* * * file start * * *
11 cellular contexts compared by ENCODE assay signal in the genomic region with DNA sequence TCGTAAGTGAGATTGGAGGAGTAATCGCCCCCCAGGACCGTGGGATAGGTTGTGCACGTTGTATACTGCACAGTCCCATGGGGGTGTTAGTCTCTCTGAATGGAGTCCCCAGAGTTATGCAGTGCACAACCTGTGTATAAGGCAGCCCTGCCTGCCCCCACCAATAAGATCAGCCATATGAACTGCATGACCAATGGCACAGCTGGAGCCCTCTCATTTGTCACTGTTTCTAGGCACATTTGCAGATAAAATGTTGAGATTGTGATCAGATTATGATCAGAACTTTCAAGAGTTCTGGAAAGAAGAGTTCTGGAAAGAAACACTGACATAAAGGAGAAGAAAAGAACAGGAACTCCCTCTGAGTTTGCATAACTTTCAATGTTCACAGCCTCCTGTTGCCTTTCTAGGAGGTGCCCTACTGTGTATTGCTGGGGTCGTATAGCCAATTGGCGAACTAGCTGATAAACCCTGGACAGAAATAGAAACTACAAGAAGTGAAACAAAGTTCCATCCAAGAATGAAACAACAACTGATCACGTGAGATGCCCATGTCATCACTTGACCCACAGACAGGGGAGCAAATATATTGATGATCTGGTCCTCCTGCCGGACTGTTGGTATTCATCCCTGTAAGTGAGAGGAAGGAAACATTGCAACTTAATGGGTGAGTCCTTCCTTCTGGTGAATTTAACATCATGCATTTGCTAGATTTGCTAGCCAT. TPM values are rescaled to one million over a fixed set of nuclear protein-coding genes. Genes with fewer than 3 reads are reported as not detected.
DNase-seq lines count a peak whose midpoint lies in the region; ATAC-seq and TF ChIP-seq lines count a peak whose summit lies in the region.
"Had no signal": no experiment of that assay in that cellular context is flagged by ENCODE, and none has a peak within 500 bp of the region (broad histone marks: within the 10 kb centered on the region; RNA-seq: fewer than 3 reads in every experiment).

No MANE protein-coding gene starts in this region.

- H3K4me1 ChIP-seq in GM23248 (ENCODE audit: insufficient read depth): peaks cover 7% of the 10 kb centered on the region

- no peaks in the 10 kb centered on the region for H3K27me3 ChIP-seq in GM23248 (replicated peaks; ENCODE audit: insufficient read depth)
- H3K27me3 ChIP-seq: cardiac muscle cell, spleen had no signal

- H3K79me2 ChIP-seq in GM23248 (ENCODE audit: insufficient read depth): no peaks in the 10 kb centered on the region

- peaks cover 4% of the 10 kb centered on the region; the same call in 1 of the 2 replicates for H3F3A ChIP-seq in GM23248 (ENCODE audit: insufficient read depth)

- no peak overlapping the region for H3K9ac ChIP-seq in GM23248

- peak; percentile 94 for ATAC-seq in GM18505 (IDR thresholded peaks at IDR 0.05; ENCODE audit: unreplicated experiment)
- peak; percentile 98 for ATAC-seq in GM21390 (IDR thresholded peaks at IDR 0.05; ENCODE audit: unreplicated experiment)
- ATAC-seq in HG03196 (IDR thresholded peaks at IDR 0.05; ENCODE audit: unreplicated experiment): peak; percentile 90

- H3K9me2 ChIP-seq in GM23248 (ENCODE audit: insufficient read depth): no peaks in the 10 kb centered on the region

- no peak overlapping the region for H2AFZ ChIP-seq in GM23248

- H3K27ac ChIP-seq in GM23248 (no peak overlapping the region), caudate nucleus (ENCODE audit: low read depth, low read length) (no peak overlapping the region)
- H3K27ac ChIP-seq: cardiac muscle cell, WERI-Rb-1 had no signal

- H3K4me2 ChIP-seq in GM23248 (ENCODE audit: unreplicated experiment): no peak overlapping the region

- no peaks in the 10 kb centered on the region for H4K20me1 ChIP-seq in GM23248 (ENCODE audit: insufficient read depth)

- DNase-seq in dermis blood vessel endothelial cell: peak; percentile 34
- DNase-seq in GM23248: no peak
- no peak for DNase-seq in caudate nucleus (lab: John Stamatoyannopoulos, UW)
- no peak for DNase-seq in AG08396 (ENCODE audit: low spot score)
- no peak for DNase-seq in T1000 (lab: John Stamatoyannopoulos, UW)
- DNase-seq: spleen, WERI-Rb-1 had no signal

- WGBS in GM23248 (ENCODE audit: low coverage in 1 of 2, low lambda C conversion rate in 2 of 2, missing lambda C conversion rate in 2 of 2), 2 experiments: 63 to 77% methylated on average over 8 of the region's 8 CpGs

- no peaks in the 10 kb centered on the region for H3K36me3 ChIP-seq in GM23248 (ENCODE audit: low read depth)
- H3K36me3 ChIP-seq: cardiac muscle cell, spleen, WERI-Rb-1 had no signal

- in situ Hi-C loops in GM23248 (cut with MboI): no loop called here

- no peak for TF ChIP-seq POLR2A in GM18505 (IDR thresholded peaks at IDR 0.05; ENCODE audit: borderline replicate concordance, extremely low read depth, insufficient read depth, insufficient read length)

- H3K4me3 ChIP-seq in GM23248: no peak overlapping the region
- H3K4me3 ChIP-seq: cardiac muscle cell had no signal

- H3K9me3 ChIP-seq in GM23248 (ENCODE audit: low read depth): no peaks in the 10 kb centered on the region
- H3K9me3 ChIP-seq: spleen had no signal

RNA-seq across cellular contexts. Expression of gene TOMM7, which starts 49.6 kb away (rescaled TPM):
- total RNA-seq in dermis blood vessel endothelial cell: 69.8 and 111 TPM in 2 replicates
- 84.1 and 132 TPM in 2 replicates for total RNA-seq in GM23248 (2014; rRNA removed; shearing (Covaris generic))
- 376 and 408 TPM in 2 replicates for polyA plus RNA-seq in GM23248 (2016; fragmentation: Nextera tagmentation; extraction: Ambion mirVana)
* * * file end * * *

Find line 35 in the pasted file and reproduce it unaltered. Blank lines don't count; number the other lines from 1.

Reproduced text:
RNA-seq across cellular contexts. Expression of gene TOMM7, which starts 49.6 kb away (rescaled TPM):